The biggest opportunity to address the obesity epidemic may come with the shift in health care away from the fee-for service model and towards pay-for-performance. Under the pay-for-performance model, reimbursement is based on quality metrics, adherence to certain care processes, scores on patient satisfaction surveys and patient outcomes. This model will support and encourage physicians to incorporate structured weight loss and long-term weight management programs that have measurable, repeatable and sustainable results in reducing obesity and its associated chronic illnesses. Structured programs help motivate patients along the way, and seeing tangible results in measurements, lab results or decreased medications will help ease frustration with weight loss and help your patient remain committed to the journey.
Five years ago I introduced one such weight-management program to my cardiology practice. The program provides tools such as one-on-one nutrition counseling and education to support patients along their weight loss journey, and perhaps most importantly, motivates patients throughout with measurable results. I lost 100 pounds on the program personally, and almost 6,000 of my patients have lost more than 96 tons of weight so far.
With the help of these industry changes, if we remain empathetic towards obese patients and fulfil our commitment to supporting them along the weight loss journey, structured weight loss programs that help patients fulfil their side of the commitment can help us tackle the obesity epidemic in ways we haven’t been able to before.
About the author
Douglas Rothrock, M.D., is a Board Certified cardiologist practicing in Prescott, AZ, and is the Senior Medical Advisor for Ideal Protein®, a physician-developed weight loss method now offered in more than 3,000 practices in North America.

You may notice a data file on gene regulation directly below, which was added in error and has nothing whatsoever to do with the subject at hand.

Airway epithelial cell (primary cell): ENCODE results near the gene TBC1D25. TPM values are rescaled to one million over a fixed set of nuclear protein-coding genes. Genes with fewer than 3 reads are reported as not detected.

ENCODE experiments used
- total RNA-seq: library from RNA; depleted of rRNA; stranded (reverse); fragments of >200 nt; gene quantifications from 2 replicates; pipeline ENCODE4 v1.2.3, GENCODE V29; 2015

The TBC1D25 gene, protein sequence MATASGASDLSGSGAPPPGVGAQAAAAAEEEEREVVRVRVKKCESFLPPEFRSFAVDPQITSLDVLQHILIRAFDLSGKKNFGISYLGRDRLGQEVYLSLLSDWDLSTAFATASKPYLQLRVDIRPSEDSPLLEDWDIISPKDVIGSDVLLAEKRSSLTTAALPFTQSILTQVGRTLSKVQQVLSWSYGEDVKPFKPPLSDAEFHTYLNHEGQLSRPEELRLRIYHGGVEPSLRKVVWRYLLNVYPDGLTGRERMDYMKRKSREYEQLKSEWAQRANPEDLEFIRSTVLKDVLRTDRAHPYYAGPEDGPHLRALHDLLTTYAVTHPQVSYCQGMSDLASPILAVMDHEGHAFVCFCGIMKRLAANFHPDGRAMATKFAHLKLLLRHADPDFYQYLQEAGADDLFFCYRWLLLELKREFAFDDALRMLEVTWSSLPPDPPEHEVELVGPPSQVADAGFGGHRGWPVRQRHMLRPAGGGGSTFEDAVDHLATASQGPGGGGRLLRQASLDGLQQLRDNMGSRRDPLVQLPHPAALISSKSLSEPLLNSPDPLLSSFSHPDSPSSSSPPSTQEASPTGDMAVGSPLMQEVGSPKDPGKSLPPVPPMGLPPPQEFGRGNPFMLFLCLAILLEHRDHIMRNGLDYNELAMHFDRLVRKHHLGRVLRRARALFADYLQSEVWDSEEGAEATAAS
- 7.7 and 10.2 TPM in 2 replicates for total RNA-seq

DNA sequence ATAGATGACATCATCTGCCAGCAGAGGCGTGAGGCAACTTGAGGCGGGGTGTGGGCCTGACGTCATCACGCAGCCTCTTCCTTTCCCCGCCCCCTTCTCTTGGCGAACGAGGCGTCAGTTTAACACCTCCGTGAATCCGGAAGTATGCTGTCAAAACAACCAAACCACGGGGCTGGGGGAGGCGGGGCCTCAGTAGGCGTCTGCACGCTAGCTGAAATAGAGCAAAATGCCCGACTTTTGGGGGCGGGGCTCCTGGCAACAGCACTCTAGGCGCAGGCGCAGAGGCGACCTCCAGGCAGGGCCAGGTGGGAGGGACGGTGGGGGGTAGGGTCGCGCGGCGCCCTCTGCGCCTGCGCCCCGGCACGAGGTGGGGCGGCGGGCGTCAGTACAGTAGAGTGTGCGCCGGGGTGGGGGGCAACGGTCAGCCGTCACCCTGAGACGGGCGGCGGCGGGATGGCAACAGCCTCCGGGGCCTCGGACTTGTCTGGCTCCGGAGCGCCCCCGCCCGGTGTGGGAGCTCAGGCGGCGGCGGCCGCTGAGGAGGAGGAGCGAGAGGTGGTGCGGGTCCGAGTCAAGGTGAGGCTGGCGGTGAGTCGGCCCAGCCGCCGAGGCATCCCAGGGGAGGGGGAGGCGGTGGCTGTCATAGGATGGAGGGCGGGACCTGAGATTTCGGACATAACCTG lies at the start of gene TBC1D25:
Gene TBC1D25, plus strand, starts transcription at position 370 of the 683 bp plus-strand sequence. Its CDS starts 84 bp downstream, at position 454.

1. Weight-control information network. Overweight and obesity statistics. 2012. http://www.niddk.nih.gov/health-information/health-statistics/Pages/overweight-obesity-statistics.aspx
2. Rippe J, McInnis K, Meanson K. 2001. Physician Involvement in the Management of Obesity as a Primary Medical Condition. Obesity Research, 9 (S4), 302S-311S.
3. Plourde G, Prud’homme D. 2012. Managing Obesity in Adults in Primary Care. Canadian Medical Association Journal, 184 (9), 1039-1044.
4. Ferrante JM, et al. 2009. Family Physicians’ Practices and Attitudes Regarding Care of Extremely Obese Patients. Obesity Journal, 17 (9), 1710-1716.
5. Foster G, et al. 2003. Primary Care Physicians’ Attitudes about Obesity and Its Treatment. Obesity Research, 11 (10), 1168-1177.
6. Breitkopf C, et al. 2012. Who Is Counseled to Lose Weight? Survey Results and Anthropometric Data from 3149 Lower Socioeconomic Women. Journal of Community Health, 37 (1), 202-207.
7. Dalle Grave R, et al. 2005. Weight Loss Expectations in Obese Patients and Treatment Attrition: An Observational Multicenter Study. Obesity Research, 13 (11), 1961-1969.
8. Pollak, K., et al. 2010. Physician Communication Techniques and Weight Loss in Adults: Project CHAT. American Journal of Preventive Medicine, 39 (4), 321-328.